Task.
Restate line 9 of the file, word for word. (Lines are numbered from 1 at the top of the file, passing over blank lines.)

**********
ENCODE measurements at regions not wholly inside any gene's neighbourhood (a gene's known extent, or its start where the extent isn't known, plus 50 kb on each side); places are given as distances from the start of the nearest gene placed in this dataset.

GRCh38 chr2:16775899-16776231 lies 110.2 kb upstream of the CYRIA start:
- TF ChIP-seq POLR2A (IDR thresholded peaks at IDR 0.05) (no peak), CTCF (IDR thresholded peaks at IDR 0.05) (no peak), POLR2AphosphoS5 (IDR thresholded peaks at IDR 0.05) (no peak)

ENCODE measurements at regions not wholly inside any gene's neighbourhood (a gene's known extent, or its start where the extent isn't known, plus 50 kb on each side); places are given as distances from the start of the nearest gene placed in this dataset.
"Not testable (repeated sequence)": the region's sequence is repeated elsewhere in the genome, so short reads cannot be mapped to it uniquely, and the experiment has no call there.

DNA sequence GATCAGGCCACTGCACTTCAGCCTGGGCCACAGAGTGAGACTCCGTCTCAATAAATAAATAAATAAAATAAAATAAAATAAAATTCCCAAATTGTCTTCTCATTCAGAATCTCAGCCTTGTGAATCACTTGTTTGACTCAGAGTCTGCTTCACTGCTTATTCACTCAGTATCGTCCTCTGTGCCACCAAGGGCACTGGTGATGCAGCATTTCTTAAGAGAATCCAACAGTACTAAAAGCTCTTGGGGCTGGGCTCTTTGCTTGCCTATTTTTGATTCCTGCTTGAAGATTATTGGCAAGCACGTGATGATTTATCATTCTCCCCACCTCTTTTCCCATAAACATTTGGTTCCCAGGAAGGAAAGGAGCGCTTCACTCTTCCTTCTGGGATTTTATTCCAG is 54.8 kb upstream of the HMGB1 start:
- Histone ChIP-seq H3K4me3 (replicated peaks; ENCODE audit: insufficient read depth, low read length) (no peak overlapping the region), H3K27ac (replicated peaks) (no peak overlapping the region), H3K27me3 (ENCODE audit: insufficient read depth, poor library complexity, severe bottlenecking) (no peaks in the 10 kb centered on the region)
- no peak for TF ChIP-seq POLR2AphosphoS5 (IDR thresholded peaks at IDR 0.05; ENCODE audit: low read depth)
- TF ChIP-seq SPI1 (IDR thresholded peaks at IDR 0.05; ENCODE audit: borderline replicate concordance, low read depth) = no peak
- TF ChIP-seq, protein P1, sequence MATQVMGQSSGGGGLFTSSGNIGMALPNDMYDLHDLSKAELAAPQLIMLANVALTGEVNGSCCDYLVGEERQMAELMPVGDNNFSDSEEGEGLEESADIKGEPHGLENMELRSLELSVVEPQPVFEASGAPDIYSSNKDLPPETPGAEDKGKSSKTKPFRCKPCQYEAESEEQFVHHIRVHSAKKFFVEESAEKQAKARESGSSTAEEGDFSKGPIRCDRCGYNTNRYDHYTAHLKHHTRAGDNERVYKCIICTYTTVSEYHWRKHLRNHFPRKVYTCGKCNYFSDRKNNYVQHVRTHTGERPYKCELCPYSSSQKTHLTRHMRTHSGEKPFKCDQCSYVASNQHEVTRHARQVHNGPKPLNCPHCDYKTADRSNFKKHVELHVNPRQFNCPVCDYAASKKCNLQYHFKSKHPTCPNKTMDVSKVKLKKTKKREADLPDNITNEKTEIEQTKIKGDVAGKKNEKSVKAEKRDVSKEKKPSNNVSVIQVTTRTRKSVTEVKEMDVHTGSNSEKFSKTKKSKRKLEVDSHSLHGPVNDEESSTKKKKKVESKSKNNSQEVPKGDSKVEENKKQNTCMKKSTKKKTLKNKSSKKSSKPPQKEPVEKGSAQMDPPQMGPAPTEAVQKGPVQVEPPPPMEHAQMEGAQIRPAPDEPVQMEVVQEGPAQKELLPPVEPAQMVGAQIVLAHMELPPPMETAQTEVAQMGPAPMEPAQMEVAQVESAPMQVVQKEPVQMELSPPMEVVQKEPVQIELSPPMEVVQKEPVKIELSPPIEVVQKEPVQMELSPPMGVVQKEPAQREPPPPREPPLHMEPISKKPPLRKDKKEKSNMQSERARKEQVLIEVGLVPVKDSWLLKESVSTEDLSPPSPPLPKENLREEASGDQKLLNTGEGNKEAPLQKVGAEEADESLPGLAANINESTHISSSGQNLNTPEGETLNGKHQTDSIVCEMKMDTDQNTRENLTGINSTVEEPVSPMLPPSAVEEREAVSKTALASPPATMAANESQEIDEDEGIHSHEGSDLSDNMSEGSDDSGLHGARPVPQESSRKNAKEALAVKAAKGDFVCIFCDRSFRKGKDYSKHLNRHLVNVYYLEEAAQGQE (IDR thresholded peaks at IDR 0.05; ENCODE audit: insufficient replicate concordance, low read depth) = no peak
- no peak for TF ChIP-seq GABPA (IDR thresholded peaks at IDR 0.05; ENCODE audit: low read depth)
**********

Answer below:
- TF ChIP-seq SPI1 (IDR thresholded peaks at IDR 0.05; ENCODE audit: borderline replicate concordance, low read depth) = no peak